Reel Reviews: Frozen II

Frozen II delivers new and exciting adventures, in depth character development and even more enchanting musical numbers

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Elsa and friends return in Frozen II. Photo Credit: Walt Disney Studios

After going “Into the Unknown” with Elsa, getting “Lost in the Woods” with Kristoff and doing the “Next Right Thing” with Anna, “Frozen II” has proved itself with a strong sense of character development, new exciting adventures and captivating musical numbers. Idina Menzel, Kristen Bell, Josh Gad and Jonathan Groff all return to the big screen with a bang.

The storyline has a strange way of leading viewers to a conclusion, but it keeps the audience guessing. The sequel provides satisfying information that gives audiences a further understanding of past events and ties up loose ends from the previous film, “Frozen.” When Elsa hears a voice calling to her, she is led along with Anna, Kristoff, Olaf and Sven to discover an enchanted forest that reveals her family’s treacherous past.

The movie may be aimed towards a younger audience, but is broadened to all moviegoers with the relatable storyline perfect for all viewers.

In “Frozen II,” Elsa has to choose between her desire for finding herself or her home with her family. There is an emphasis on her struggle to pursue her longing for adventure in fear of the consequences. Her breakthrough songs “Into the Unknown” and “Show Yourself” are brilliant, intriguing pieces that are incredibly wise, yet simple, in their words and singable for younger ones. The lines of “Show Yourself” slowly moves the audience into the climax of Elsa, finding that she is actually the one she has been waiting for all her life. This results in her finding a newfound confidence as she sings, “I’ve never felt so certain, all my life I’ve been torn.”

A true highlight of the film is the amazing debut of Jonathan Groff’s first solo as Kristoff. The song “Lost in the Woods” is a ballad that makes a nod to ’80s pop music. It was surprising to see a solo debut from a supporting male character expressing his feelings for a woman. His entire development as a character from the first movie was well transitioned and allowed viewers to see his growth. Kristoff has become an icon of the decade with his profound attitude to be supportive, rather than become the hero and save Anna. Throughout the movie, Kristoff breaks gender stereotypes by being everything but the strong and brave hero.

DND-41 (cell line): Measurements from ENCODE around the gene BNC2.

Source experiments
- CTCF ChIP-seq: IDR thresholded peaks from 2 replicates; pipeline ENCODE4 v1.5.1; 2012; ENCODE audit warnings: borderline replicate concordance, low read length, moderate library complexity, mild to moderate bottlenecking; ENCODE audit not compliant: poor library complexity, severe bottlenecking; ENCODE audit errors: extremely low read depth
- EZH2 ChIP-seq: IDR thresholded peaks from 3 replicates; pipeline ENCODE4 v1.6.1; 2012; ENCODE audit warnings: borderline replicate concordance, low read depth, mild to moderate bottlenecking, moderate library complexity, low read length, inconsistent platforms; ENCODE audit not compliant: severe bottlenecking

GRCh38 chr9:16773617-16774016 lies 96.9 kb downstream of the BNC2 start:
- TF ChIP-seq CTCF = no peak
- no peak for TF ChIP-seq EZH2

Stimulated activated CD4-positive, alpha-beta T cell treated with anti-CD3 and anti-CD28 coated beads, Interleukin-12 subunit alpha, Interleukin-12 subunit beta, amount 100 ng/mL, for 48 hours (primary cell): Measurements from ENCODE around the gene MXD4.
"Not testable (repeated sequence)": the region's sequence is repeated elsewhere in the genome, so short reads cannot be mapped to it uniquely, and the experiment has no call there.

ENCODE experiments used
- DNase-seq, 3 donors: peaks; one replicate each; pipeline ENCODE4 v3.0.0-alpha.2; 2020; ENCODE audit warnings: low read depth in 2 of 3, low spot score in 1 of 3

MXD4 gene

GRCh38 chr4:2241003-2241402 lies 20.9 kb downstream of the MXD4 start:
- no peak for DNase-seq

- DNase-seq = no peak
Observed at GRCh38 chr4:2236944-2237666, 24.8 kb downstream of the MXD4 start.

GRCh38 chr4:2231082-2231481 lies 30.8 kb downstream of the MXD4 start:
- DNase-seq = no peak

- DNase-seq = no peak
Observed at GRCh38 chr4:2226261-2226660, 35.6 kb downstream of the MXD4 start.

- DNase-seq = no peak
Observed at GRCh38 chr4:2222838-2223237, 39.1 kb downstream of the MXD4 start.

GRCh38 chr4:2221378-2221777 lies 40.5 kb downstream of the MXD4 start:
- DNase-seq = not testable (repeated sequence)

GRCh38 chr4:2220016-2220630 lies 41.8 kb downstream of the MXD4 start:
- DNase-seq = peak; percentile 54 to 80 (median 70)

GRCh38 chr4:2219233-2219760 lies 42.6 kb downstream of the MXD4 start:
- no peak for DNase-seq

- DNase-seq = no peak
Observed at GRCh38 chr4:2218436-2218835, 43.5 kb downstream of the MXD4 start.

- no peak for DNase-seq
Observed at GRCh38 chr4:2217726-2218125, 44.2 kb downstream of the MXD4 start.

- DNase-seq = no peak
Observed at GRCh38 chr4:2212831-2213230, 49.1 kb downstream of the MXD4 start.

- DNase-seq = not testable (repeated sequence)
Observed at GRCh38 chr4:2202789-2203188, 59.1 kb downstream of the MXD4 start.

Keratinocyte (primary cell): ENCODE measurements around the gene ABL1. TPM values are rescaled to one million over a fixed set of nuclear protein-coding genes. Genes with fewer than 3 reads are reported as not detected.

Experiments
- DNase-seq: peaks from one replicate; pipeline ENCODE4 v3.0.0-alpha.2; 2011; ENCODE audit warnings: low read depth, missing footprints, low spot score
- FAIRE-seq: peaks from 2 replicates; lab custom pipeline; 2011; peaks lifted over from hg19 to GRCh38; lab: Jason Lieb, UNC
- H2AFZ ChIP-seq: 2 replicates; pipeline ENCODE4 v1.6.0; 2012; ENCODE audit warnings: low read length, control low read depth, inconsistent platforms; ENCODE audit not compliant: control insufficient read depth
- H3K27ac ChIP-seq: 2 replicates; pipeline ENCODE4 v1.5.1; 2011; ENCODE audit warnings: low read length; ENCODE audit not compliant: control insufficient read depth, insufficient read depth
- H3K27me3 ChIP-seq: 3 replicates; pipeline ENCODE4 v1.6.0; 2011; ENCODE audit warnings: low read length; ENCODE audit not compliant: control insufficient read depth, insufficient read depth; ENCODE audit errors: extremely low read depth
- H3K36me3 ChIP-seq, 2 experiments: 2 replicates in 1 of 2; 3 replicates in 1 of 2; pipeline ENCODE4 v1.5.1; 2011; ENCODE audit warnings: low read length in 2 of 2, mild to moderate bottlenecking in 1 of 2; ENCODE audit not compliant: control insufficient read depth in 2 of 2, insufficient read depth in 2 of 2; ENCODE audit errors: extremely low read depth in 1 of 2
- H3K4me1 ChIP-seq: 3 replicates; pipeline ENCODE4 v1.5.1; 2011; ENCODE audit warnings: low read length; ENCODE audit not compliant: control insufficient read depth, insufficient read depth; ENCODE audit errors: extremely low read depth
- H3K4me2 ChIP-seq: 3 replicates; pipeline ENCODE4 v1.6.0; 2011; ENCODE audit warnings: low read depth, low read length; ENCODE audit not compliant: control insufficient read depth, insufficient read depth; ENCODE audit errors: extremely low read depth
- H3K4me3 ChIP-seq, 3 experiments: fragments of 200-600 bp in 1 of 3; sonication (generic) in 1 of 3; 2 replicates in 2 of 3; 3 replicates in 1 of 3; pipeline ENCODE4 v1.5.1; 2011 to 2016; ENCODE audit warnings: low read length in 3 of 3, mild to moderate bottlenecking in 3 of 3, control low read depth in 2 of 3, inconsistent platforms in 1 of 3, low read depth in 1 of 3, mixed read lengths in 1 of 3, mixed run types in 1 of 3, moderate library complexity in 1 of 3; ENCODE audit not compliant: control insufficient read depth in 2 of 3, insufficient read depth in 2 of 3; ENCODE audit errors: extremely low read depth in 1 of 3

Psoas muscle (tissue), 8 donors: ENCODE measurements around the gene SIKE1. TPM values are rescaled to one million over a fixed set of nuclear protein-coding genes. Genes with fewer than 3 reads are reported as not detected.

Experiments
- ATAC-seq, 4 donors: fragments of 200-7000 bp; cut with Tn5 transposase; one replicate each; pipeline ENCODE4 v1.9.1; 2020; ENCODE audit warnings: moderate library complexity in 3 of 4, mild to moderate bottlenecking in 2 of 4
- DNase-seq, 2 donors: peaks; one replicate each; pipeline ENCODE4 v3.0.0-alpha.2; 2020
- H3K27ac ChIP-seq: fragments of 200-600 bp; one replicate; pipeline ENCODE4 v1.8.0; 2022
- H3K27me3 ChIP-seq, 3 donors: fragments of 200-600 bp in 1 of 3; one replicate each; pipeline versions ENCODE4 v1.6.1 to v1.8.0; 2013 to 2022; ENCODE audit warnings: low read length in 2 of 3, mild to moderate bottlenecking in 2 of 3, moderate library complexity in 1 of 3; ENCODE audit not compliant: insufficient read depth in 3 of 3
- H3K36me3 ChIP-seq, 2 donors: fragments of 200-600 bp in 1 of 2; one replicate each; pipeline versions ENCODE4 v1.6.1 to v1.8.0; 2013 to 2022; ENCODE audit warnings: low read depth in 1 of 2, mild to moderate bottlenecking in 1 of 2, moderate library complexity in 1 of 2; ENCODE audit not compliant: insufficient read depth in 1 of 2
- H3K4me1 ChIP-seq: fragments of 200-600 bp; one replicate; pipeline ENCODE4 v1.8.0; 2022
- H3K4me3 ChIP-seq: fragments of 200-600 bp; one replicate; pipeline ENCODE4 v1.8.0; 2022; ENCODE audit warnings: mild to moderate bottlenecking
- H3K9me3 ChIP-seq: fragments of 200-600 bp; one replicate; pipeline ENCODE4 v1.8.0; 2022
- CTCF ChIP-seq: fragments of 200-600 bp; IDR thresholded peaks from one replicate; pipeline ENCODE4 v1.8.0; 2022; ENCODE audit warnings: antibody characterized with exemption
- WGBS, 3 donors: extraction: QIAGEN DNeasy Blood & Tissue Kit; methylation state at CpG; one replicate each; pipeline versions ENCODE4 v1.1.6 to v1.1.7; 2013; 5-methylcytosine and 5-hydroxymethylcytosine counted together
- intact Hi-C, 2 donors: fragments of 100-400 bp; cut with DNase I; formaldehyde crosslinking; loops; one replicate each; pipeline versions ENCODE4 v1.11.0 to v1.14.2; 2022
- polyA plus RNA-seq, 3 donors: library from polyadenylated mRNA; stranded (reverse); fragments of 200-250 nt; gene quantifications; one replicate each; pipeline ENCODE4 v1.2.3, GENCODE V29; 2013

With the whole crew growing up, Olaf tags along in the adventure and speaks of how he is maturing, repeatedly throughout the movie. Which makes for many hysterical “ah-ha” moments and a silly song, of course, “When I Am Older.”

The most shocking detail of all is how the movie manages to shine a light on a rather hot topic, colonialism. The attempt may not have been perfect, and there were definitely a couple of loops that could have been better addressed; still, their effort was admirable and done well enough to understand what they were implying.

The revelation of Anna and Elsa’s true identities made this movie satisfying and comes after criticism that the first movie was not diverse enough. Diving into these characters’ identities brings a great solution to the film, especially for Elsa, who finally has a spot where she feels she belongs. As for Anna, she ends up right where she should have been in the first place. Where is that, you say? That’s for you to find out.